On the piece’s impact: “The piece that I did took wrestling from backdoor to the Mecca that it is today because it put it in a spotlight. That was the highest rated show they had until Bernie Goetz, the man who killed the people on the subway. It took professional wrestling and really made it legit. The following year after I did the 20/20 piece, it was highest revenue gross year (at that point) in the history of the wrestling business. I do want to say this though if I could. After the 20/20 piece, a lot of people who do not know me have done their best; and I am referring to a lot of other promoters too, to have erased my name from the wrestling business. I held over twenty titles, and a lot of them to this day are not even listed in Wikipedia. When you start looking for them, you can’t find them. They wanted me to disappear. That’s what is really strange to me; I helped them, I didn’t hurt them.”

On Arn Anderson: “He was gifted. He was a hard worker. He got a real lucky break. He was a guy from Tennessee that Ole took a liking too and he worked hard. I don’t really know Arn, so I can’t say that much about him, but as far as is his in ring work goes, he’s great.”

On Manny Fernandez: “Overrated son of a bitch.”

On Adrian Adonis: “I knew Keith Franks in Los Angeles. Keith was a hoot, when I was with him, he wasn’t Adrian Adonis then. Later on, we were working for the ‘Bear Man’ up in Canada. That’s where he died.’

On Tommy Rich: “Oh boy. There’s not much really I can say that’s good about him. I’ll say this about Tommy Rich; he was Jim Barnett’s boy, and Barnet wanted him to have the NWA World Title so bad, that he gave Harley Race an extra $15,000 to drop the strap to Tommy Rich. He only held the title for a week. The worst thing to ever happen to Tommy Rich was to give him the World Championship, because after lost the World Title, Harley Race killed Tommy Rich in Georgia, and he never was the same after that. Sometimes, you have to be careful what you wish for. This does lead me back to a story about Barnett. After everything went down with Ole, he called me up and told me that he wanted to tell me something. Now, I always liked Jim Barnett, believe it or not, so I was going to listen to what he had to say, and I knew it was Ole all the time. They used Barnett as a front guy too, and actually helped Vince McMahon get Wrestlemania off the ground. He put the deal together where Crockett bought Vince out, and Vince used that money to finance Wrestlemania; so Jim Barnett was influential in all that stuff. Jim Barnett was no dummy. Anyway, he called me on the phone, and said ‘Eddy, my boy! Whatever you do, always remember this; I had nothing to do with what Ole Anderson did to you. It was all Ole.’ I said, ‘I know, Jim, you were always scared of Ole.’ Now why Jim Barnett was scared of Ole, I have no idea, but Barnett was really the brains behind all these guys. Even though he was a gay guy in the wrestling business, and that didn’t go over too well back then, you know what I mean?”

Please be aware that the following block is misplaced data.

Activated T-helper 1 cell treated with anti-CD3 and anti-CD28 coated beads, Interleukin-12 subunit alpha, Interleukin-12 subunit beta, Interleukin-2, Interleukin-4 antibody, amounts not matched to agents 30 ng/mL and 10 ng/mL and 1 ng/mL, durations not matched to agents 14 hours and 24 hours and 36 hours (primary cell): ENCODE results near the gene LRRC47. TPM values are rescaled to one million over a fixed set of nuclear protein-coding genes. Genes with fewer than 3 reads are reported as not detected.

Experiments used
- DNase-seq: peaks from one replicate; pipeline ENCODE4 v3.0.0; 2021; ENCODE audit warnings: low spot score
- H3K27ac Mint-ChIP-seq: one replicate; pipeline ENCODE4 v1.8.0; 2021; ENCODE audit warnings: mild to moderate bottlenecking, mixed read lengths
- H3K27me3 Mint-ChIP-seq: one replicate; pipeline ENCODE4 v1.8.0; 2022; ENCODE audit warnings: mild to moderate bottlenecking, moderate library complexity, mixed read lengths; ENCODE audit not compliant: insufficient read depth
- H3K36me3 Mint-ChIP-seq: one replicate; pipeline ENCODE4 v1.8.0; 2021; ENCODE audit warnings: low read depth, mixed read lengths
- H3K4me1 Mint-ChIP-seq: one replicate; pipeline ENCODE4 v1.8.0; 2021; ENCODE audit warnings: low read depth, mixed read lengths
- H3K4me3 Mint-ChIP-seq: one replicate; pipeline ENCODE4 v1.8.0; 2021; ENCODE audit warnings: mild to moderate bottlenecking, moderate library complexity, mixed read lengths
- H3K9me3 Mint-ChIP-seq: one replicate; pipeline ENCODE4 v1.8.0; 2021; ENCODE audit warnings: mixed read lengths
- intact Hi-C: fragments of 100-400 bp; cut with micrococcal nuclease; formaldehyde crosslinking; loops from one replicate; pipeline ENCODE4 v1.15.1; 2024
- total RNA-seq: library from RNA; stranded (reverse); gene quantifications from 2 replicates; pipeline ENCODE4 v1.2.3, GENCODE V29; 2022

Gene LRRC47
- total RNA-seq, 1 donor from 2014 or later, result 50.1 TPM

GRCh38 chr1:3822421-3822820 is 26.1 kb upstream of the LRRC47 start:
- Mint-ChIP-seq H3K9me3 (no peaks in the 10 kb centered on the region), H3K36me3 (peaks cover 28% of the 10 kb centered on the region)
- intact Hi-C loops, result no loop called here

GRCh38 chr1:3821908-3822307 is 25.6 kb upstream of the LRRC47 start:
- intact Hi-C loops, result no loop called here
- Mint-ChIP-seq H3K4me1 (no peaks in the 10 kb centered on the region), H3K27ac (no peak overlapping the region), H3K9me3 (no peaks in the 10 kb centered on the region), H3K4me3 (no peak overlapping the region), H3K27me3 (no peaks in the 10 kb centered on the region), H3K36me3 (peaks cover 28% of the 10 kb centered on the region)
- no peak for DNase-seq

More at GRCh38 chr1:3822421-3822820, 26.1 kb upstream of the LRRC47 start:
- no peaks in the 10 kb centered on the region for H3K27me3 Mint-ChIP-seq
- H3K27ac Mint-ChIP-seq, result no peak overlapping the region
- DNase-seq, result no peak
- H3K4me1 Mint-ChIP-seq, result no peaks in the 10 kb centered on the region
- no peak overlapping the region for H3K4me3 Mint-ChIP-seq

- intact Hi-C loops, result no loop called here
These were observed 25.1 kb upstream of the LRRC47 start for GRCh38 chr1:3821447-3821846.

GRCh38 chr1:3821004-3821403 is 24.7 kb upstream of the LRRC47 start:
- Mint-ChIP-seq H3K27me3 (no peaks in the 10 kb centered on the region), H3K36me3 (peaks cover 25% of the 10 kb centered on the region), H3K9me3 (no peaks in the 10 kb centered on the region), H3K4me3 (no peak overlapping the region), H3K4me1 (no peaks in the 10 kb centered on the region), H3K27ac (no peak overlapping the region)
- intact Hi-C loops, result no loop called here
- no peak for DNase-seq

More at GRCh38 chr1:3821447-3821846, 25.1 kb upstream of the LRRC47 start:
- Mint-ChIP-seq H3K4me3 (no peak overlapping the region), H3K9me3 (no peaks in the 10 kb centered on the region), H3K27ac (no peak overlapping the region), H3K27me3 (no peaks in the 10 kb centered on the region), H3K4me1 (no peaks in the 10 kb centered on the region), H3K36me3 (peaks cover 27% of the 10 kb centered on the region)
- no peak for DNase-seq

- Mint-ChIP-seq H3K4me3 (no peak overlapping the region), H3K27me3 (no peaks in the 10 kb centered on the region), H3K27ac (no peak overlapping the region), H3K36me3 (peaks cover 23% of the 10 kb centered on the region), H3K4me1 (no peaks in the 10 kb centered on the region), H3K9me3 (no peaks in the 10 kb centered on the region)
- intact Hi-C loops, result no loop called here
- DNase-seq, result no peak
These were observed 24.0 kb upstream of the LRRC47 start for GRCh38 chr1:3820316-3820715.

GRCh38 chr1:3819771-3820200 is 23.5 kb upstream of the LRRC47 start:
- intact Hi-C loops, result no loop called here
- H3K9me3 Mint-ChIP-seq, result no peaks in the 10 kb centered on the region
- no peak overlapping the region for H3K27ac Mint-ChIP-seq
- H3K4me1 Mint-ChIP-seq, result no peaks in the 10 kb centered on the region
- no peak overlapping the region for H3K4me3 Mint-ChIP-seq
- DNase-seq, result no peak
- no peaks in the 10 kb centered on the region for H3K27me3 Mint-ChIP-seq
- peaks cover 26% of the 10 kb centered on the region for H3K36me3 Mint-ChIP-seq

On Jerry Lawler: “I was with Jerry years ago, actually when I produced the XWF in 2002 which was out of Universal Studios. That was Hulk Hogan’s return, I produced and directed that. I put all the stories together, me and Kevin Sullivan. That was another thing I produced, when you asked me to name some of the shows I have done, I can’t remember them all!”

Must-read wrestling news:
* Linda Hogan charged with DUI, faces jailtime
* Hulk Hogan: “Scott Steiner’s party is over”
* Alberto Del Rio to be paired up with Rosa Mendes?
* Full Impact Wrestling spoilers for next week
* 411’s WWE Smackdown report

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Jeremy Thomas